Synopsis: With the Time Lords concluding their case for the prosecution, the Doctor takes his place to deliver a defence using evidence from his own future. It concerns his response to a distress call from the Hyperion III, a luxury liner travelling from Mogar to Earth. Among the passengers are a trio of Mogarians and a group of scientists specialising in the propagation of plants. Down in the hold, in a secure area, is a collection of large pods containing… what? As the Doctor and his friend Mel discover on arrival, the ship also contains a murderer.
- 1 The Defence Begins
- 2 Identity Crisis
- 3 Welcome Aboard
- 4 Limbering Up
- 5 Tiger Trap
- 6 The Booby Trap
- 7 The Fateful Harvest
- 8 The Demeter Seeds
- 9 A Change of Course
- 10 Death Of An Impostor
- 11 A Plethora of Suspects
- 12 The Isolation Room
- 13 Quirky Phenomena
- 14 The Enemy Within
- 15 Deadly Disposal
- 16 A Heinous Crime
- 17 The Black Hole of Tartarus
- 18 A Deadly Intruder
- 19 A Whiff of Death
- 20 Hijack
- 21 A Sacrificial Goat
- 22 Dénouement
- 23 Philosophy of a Vervoid
- 24 The Life Cycle
Background: Pip & Jane Baker adapt their scripts for episodes 9-12 of the 1986 serial The Trial of a Time Lord. This is the first ‘modern’ story in 19 books and the Sixth Doctor is no longer the incumbent.
Notes: Melanie, ‘known as Mel’, was a computer programmer when she joined the Doctor three months ago, her time; her background in computers is hinted at, but not specifically stated on screen until Time and the Rani (and her given surname, Bush, is never actually said onscreen or in print, only in character outlines from the production office). She is 22 years old, 4 feet 10 inches tall and has a 22″ waist. The Doctor has blue eyes. The authors draw our attention to the fact that, like the other two Mogarians, Enzu has a vowel at each end of his name and a ‘z’ in the middle.
The ‘waxy, olive, leaf-veined hands’ of the Vervoids are tipped with thorns, they have ‘vermillion features’ and their skeletons are formed from vines.
Walking upright, the biped’s head was sculpted like a closed ivory brown bud. It had sunken cheeks that projected forward an o-shaped, rubbery mouth. Curling, transparent sepals shielded ear-slits. Neither eyebrows nor lashes framed the lidless, staring eyes in the grotesque, noseless face. Noseless because, like plants, it breathed through its waxy leaves.
Defending himself from a Vervoid attack through a ventilation grill, Bruchner severs the creature’s brittle arm, which independently continues to attack him. After hijacking the bridge of the Hyperion III, Bruchner imagines an Earth ruled by Vervoids, where humanity Is driven to the deserts – and even there he suspects the creatures might somehow thrive. As one Vervoid falls victim to the garbage disposal, another Vervoid learns how to use a gun and shoots a guard dead. There are a few additional scenes of the Valeyard back in the courtroom, taunting the Doctor and leading the jury towards a guilty verdict. It’s clarified that the Mogarians are killed by acid that corrodes their suits and exposes them to the air that is toxic to them. As he borrows a gun, the Doctor slips a note to the Commodore warning him of his suspicions about Doland.
Mr Kimber wears a wristwatch given to him by his son, Peter; he’s travelling back to Earth to visit his son and four grandchildren, looking forward to spending time in the Yorkshire Dales. Lasky’s father, Hubert, was a celebrated scientist but she was closer to her mother, who died when Lasky was a child; her mother used to talk to house plants and it’s this that convinces the thrematologist to attempt mediation with the Vervoids – in vain.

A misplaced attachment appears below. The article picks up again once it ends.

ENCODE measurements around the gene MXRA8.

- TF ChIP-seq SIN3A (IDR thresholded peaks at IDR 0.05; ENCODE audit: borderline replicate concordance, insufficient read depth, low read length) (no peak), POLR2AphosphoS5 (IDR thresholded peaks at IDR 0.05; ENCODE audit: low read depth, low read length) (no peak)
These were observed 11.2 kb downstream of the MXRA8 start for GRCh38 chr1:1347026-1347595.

Cover: Tony Masero’s Vervoid is very stylised but not up to his usual work. It’s rather flat. The cover also features a flash on the bottom right explaining that this is part of The Trial of a Time Lord series. Or will be, when the other books are published (the title page lists this as ‘The Trial of a Time Lord: Terror of the Vervoids’).
Final Analysis: I was full of praise for Pip ‘n’ Jane’s first novel. Ah well…
I didn’t read this one at the time of publication, but I heard some wry comments about their writing style. One friend took great pleasure in telling me that they make a point of telling us that Mogarian names have vowels at either end and a ‘z’ in the middle. Certainly, though their tone of voice is very much for younger children than we’ve grown used to, their use of language veers towards the ridiculous, like a teenager armed with their first thesaurus. Why say ‘they were as stubborn as each other’ when you could come up with this?:
Obduracy was hardly a characteristic Mel could reasonably object to, being amply endowed with the same quality herself. She withdrew temporarily to the vionesium sunbed to await the granting of an audience with the autocratic academic.
There are a couple of attempts to provide additional backstory for their characters, but there’s less forward planning than we might have had from Hulke or Dicks; the details are placed immediately before their payoff (information about Kimber’s family is revealed on the page before he’s killed, and likewise Lasky’s). While this is a fairly straightforward transcription from screen to page, even down to how the scenes transitioned on TV, the enjoyment comes from the Bakers’ rather florid style as they strain to make every sentence as complicated as possible. It’s hard not to love them though, trying as hard as they can to inspire a passion for literature (as on telly, there are plenty of opportunities for eager readers to look up their cultural references if the desire grabs them). I have a suspicion though that this, rather than Mark of the Rani, will be more representative of their style going forward. It’s giddy, vibrant and eager to make even the dullest of elements exciting… but it still makes one yearn for the elegant simplicity of a Terrance Dicks.